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World Cup: Diaspora Nigerians catch soccer fever

Matt Pearson Melbourne
July 27, 2023

The Women's World Cup is giving the Nigerian community in Australia the chance to celebrate their culture and cheer on their team, as DW found out in Melbourne.

Asisat Oshoala celebrates scoring the third goal in Nigeria's 3-2 World Cup win over Australia
Asisat Oshoala scored the third goal in Nigeria's 3-2 World Cup win over AustraliaImage: James Whitehead/SPP/IMAGO

From the outside, Adonai Food, nestled at the foot of a grey tower block in the Carlton district of Melbourne, is easy to miss. Step inside when Nigeria is playing, and it's difficult to forget.

Out on the terrace, the barbecue sizzles with Suya, a spicy beef dish, while indoors Nigerian fans gather to support their national football team and eat Jollof Rice and Poundo Yam. The restaurant styles itself as Little Lagos, and it certainly feels like a home away from home to those packed in to watch Nigeria play World Cup co-hosts Australia. 

"We don't usually have things like this where we are represented, we usually just support Australia in different sports," Ewa Osunneye told DW. "But having it in such close proximity has definitely boosted a lot of people's connection to their roots and their different countries."

DW Still Australien Fans Nigera Ewa Osunneye
Ewa Osunneye told DW that the World Cup has helped her feel closer to her homelandImage: Tom Gennoy/DW

Nigeria opened their World Cup about four kilometers from here with a 0-0 draw against Olympic champions Canada. But their win against co-hosts Australia, the first by an African side in the competition, had implications beyond the result for Osunneye and those who chanted in unison as the final whistle blew on a 3-2 win.

No place like home

"It's definitely boosted the community in being able to show pride. Even people having stuff like this [Nigeria scarf], it's connecting us a lot more. It's been great," she added. "I'm very proud, very happy. Even just the celebration after, being able to sing in my language, I really loved it. I feel more a part of a community and it’s the best feeling, it's amazing."

Adonai serves as something of a community hub for the 2,500 Nigerian-born people (there are 8,500 in Australia), and thousands more of Nigerian heritage, that live in Melbourne. Taking a short break from manning the barbecue, Chidozie Ukpaka, told DW that his homeland opening their tournament in the city he now calls home encouraged him to attend his first match.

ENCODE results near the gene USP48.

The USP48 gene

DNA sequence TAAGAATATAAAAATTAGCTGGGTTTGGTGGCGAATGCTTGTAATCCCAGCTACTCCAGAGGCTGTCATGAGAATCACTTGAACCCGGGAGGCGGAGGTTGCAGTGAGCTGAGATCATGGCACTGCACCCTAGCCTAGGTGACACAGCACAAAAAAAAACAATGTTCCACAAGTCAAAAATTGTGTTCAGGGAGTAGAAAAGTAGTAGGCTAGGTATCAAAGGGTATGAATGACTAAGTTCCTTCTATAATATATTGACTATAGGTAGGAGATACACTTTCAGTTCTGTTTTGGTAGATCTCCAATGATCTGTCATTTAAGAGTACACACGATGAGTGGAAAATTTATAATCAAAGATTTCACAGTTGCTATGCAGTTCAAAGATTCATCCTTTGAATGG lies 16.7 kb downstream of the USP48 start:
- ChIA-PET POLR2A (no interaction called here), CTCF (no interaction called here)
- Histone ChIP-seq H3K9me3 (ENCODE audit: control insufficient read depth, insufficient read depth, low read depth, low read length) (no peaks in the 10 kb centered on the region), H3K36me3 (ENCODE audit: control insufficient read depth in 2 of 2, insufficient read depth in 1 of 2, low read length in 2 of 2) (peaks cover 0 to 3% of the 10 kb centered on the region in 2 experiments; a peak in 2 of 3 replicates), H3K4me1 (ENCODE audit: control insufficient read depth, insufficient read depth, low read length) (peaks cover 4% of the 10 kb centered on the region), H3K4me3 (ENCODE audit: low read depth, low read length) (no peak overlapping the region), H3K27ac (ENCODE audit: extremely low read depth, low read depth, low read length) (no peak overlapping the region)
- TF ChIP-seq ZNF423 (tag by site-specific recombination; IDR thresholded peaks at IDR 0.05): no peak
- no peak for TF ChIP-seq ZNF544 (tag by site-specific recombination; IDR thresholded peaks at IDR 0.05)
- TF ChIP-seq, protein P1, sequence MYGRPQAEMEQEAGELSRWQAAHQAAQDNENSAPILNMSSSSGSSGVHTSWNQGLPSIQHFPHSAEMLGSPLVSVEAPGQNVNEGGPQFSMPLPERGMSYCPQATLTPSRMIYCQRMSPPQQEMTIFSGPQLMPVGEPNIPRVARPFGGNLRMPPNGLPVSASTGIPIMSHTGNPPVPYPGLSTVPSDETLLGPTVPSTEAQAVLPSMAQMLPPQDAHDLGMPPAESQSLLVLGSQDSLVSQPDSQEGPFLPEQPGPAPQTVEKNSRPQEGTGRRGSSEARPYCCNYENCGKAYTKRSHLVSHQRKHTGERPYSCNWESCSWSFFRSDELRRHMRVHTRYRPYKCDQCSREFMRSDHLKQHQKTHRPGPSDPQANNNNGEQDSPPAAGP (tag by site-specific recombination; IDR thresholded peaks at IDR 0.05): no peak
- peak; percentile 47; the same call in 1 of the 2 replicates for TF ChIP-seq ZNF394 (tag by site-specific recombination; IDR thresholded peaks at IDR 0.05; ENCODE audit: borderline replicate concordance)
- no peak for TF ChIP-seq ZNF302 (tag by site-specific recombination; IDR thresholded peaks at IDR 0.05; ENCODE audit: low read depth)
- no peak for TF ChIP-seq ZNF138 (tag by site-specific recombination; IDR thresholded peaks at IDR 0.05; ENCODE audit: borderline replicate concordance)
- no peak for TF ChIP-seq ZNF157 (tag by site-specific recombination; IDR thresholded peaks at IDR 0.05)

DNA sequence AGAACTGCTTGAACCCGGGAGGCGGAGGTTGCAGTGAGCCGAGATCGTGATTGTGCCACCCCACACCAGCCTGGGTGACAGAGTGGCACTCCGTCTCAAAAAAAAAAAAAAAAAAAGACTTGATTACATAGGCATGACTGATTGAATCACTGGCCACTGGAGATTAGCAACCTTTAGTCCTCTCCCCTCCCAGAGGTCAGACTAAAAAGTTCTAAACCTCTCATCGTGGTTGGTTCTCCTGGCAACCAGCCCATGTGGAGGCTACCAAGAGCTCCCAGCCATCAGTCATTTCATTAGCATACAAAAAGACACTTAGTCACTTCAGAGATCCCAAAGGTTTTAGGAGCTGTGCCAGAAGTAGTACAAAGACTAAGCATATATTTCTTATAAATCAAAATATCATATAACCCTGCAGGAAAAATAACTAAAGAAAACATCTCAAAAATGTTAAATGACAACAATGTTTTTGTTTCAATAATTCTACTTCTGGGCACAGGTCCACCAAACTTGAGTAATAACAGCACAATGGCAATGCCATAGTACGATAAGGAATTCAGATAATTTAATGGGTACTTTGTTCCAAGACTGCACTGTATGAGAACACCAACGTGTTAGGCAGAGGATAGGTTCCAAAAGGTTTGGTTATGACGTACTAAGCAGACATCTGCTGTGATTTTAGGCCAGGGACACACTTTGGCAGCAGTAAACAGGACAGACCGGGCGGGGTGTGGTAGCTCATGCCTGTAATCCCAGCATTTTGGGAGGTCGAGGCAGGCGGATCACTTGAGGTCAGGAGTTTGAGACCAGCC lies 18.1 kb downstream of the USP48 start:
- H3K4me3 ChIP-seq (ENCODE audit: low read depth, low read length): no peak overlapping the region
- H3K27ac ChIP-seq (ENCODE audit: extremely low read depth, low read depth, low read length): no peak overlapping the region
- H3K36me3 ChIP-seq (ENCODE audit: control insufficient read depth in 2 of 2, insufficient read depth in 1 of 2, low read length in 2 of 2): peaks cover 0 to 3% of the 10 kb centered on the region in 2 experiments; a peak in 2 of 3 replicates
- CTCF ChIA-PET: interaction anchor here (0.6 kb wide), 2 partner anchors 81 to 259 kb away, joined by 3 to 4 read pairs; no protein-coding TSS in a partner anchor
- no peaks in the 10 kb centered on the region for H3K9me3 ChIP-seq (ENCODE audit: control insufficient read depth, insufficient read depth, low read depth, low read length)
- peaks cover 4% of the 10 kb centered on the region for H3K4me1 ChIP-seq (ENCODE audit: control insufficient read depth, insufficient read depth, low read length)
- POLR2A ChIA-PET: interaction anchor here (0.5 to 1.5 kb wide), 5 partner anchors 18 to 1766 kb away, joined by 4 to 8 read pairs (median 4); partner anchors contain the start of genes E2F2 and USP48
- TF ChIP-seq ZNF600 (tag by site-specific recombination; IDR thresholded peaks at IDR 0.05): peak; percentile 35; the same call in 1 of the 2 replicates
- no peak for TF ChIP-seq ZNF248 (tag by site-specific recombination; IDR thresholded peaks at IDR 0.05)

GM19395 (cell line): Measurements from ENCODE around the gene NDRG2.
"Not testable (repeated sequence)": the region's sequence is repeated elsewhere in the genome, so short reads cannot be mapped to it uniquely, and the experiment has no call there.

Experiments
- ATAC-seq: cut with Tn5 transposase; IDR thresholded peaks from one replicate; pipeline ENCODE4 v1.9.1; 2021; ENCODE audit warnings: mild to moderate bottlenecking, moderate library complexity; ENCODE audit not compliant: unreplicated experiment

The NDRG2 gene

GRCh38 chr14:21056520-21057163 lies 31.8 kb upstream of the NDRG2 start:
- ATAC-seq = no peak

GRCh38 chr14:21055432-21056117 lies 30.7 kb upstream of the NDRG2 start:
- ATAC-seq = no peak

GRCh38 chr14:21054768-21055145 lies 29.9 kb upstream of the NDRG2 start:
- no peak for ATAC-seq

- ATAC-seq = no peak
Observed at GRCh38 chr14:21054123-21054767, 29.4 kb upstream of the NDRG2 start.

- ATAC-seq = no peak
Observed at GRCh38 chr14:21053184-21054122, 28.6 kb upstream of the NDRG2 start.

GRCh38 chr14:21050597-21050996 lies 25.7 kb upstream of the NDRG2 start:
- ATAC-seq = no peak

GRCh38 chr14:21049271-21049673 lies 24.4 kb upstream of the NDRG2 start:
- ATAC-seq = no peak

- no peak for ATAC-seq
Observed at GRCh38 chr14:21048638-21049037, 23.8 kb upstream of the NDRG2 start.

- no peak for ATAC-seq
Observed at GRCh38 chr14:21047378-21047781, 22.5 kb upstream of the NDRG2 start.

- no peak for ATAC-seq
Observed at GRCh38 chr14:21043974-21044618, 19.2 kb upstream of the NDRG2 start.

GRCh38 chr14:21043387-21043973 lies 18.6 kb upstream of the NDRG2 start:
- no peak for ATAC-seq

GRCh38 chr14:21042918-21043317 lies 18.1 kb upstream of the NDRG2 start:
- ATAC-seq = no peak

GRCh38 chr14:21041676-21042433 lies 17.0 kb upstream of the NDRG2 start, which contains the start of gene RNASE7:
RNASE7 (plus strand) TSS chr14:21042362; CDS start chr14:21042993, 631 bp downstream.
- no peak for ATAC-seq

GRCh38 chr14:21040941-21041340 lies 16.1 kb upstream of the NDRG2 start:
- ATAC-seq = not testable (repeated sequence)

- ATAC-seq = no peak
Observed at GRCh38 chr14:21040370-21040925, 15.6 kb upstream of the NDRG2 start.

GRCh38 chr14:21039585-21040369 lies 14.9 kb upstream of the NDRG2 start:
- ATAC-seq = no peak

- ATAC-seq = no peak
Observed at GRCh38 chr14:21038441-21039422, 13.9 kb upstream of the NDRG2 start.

Nigeria fan Chidozie Ukpaka
Chidozie Ukpaka went to his first World Cup game when Nigeria played Canada in MelbourneImage: Tom Gennoy/DW

"I went to the first game, and I don't think I would've been able to witness something like that otherwise," he said. 

"I think this is the first time women's soccer has had this much popularity [in Nigeria and among its diaspora communities]. I think people look at soccer in a different way now. It's not about the women or the men, it's about the game. If it's your national team, you just support them and get that feeling of happiness when they win."

World Cup brings fresh chances

With the community spread across the city of five million people, football, and World Cups in particular, are one of the primary ways in which the Nigerian diaspora can come together. With every nation's fans having to travel enormous distances from home and Australia having a multicultural population, many communities settled in Australia have found genuine value in having a piece of their old home come to their new one.

"I think with the Women's World Cup being held here, it's made it a lot easier to access everything and have other people that are also interested in being involved," said Osunneye. "In other places, people haven’t been so keen to go to a game, but now it’s in Australia everyone is asking ‘do you want to see the game, can we watch it’. So it's built more of that in."

There is one downside to all this for her though. Her nerves can't take it. "I don't think I could do this every day, or watch something like this every week," she laughed. "Because, emotionally, I could not handle it."

Although it may contain an element of stress, Osunneye and all her compatriots at Adonai Food will doubtless return for as long as their side remain in the competition. 

Edited by: Michael Da Silva